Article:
Ivan Gurin Zvezda (Perm), March 19, 2002, p. 2

Rescuing the crewmembers has never been the prior task for any incidents in the navy. This practice yielded its fruits in the case of the Kursk’s demise

Alexander Korlyakov is a Doctor of Technical Sciences, Academic of the Academy for Problems of Security, Defense, Law and Order. He had served in nuclear-powered submarines for 24 years, participated in dozens of campaigns, worked as a teacher with commanders of submarines of all projects, commissioned nuclear-powered submarines as a member of state commissions. Alexander Vyacheslavovich is knowledgeable about the reasons which caused the Kursk’s sinking.

Alexander Korlyakov: I would divide the reasons which caused the wreck of the submarine into two categories: technical and man-caused. The technical reason is that apart from the up-to-date ammunition, in the submarine there were also three torpedoes, the storage time of which at the depot had elapsed. The command decided to kill two birds with one stone: to execute the firing exercises and put to the sea-bottom the torpedoes, the service time of which had elapsed. As a result, this attempt led to a pile of corpses.

Why did the torpedo explode? To my mind, a cylinder with hydrogen peroxide, which is among the components of the torpedo’s fuel, became depressurized. I think this was the reason why the fire broke out in the first compartment. (…)

As for the human factor… The crew must know perfectly all ways to extinguish a fire in a submarine. The first is to vacuumize the compartment, then the oxygen burns away and the fire ceases. The second is to use the fire-extinguishing foam, which cuts access for oxygen into the fire zone. The third is to supply a chemical noble gas into the compartment. And, finally, the fourth is to flood the compartment with water. The fourth method is rarely used in submarines, but this very method should be used in the given situation, since the first three would not allow for extinguishing the burning hydrogen peroxide, since it contains oxygen, which sustains combustion. So, it was necessary to surface immediately, de-block the rear lid of a torpedo-tube and flood the first compartment. It would only take 30 seconds to surface. The crew had time to survive, but instead of surfacing, a part of the crewmembers activated the protection frames, while the other part, which was not participating in the struggle for the submarine’s survival, was transferred to the stern.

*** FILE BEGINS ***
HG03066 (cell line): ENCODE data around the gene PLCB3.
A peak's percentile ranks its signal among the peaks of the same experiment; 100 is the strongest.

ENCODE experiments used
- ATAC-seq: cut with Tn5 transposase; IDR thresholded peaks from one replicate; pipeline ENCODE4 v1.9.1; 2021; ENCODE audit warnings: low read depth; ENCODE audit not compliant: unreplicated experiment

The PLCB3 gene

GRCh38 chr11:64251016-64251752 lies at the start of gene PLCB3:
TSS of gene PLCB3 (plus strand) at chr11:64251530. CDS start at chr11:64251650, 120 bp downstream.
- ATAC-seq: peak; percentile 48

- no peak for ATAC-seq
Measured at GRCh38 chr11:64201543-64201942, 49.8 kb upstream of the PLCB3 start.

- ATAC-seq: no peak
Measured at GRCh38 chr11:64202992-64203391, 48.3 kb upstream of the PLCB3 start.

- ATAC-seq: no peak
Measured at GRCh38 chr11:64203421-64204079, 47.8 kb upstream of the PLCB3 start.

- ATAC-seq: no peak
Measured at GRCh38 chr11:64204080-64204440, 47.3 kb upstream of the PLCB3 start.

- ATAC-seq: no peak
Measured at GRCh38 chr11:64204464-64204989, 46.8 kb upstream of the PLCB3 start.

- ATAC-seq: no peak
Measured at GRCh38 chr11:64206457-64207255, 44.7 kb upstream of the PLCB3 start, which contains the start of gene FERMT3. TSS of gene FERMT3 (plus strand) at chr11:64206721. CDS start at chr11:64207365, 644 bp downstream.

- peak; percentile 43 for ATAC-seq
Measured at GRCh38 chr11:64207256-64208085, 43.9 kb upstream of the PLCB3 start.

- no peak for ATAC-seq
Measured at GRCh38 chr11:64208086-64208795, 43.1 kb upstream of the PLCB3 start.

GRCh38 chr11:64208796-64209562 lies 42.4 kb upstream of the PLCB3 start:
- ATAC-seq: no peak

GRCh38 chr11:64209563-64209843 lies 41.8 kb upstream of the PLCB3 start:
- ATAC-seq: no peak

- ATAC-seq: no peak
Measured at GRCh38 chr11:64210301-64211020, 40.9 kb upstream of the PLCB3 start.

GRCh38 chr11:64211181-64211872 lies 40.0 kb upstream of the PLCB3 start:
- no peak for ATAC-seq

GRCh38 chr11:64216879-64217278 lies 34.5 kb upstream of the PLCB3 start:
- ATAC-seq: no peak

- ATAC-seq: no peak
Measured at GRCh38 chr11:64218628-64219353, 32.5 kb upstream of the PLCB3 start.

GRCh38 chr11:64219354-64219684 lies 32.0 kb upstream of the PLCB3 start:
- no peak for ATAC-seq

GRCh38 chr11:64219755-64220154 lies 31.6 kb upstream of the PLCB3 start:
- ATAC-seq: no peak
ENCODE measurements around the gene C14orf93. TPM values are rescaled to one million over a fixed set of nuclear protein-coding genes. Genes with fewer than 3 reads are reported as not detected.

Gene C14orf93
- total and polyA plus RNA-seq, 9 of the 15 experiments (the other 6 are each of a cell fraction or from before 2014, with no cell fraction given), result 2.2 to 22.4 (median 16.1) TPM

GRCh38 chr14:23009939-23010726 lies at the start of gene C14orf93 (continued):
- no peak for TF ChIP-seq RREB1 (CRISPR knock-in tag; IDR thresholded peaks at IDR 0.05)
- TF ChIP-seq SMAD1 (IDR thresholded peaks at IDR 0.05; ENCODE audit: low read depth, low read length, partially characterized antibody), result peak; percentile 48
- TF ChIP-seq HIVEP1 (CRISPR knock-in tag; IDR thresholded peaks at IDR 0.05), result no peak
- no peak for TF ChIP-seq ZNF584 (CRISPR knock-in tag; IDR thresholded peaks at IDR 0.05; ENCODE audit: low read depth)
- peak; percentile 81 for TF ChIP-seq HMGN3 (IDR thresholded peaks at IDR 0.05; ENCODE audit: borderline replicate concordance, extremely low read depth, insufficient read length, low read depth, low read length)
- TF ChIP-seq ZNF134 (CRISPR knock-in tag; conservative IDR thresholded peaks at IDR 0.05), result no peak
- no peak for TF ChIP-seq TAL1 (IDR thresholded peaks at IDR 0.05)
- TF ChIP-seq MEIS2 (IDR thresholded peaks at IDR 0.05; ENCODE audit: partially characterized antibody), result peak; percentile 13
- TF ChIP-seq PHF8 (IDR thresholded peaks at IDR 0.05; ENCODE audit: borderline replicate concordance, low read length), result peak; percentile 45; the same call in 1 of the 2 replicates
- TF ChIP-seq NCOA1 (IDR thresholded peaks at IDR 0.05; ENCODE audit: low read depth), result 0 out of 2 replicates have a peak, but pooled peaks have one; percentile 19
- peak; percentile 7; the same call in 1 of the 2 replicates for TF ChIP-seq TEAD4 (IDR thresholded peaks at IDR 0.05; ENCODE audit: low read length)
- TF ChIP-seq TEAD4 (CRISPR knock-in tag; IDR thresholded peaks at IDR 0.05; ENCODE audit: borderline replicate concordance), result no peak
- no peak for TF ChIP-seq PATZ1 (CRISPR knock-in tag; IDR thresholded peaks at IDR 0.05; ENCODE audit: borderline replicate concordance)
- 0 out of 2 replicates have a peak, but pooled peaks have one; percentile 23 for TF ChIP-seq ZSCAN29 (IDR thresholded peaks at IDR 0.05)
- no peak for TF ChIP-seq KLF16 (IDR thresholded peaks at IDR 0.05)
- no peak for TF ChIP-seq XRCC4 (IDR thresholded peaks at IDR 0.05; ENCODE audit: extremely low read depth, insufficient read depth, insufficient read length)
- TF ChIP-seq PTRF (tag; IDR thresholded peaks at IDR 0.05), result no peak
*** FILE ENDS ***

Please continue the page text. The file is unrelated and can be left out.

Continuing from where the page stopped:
The following conclusion suggests itself: either no correct decision was made in the struggle for the ship’s survival, or the commander made it too late. Quite possibly, under conditions in which the “successful” exercises were underway and the foreigners were observing them, the submarine commander simply would not wish to “wash his dirty linen in public” and he decided to “cover it up” underwater. However, an endeavor of the submarine commander to conceal the incident underwater, to cope with it by his own strength was probably due to ignorance of the specific cause of the fire.

My experience of examining submarine commanders, mechanical engineers, mates, officers on watch, who were arriving for a pre-campaign training showed that their knowledge of methods to struggle for a vessel’s survival were unsatisfactory. (…) As before, the tendency to be ostentatious is prospering in the navy, something which has been and is among the chief factors of promotion for officers. Quite often the submarines put to sea with knowledge about malfunctioning equipment. By the way, the Kursk set out to the exercises in a sorry technical plight and, I repeat, with unreliable torpedoes.

Unfortunately, the bitter truth is that neither now, nor before, has priority been assigned to rescuing people. First, “the common property” is rescued – expensive equipment, newest military secrets. All of this undoubtedly took place in the case of the Kursk.